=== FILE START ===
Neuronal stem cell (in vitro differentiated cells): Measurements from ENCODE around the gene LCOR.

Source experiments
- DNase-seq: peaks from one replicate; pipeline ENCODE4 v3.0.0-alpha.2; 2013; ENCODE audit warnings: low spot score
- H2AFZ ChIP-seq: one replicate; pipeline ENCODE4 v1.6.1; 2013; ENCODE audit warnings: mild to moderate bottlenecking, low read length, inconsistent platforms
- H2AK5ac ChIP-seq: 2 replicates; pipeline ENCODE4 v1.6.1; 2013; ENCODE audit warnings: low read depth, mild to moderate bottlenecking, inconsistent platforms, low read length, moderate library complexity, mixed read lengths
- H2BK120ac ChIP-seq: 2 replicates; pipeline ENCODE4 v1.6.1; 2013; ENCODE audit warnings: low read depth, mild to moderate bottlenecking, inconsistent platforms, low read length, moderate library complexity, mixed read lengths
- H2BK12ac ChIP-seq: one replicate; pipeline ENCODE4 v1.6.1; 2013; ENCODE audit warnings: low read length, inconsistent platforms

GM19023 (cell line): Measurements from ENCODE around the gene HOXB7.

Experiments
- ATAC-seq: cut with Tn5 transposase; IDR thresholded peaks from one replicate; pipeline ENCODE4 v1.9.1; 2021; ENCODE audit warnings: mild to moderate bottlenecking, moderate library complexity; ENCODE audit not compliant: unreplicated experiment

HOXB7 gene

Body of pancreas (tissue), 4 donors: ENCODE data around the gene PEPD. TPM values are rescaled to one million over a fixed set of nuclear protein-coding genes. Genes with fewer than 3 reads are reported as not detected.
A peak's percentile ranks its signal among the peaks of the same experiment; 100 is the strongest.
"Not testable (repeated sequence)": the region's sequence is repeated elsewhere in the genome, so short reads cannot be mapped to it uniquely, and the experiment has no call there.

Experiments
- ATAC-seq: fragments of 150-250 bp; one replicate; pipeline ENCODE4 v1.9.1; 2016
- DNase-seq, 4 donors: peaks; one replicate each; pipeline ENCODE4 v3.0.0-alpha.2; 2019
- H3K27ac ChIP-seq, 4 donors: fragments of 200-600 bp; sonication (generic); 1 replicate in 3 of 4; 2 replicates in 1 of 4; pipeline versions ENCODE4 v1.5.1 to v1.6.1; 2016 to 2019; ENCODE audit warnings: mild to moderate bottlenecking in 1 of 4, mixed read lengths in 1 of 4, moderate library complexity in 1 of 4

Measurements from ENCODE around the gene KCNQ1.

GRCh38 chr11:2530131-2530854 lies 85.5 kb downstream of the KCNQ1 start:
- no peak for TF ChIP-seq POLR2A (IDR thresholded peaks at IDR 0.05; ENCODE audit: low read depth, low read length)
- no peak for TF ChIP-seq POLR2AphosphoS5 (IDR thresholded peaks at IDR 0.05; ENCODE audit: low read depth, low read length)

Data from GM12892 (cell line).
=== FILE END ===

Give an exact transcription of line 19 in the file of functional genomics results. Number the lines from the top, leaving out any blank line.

Measurements from ENCODE around the gene KCNQ1.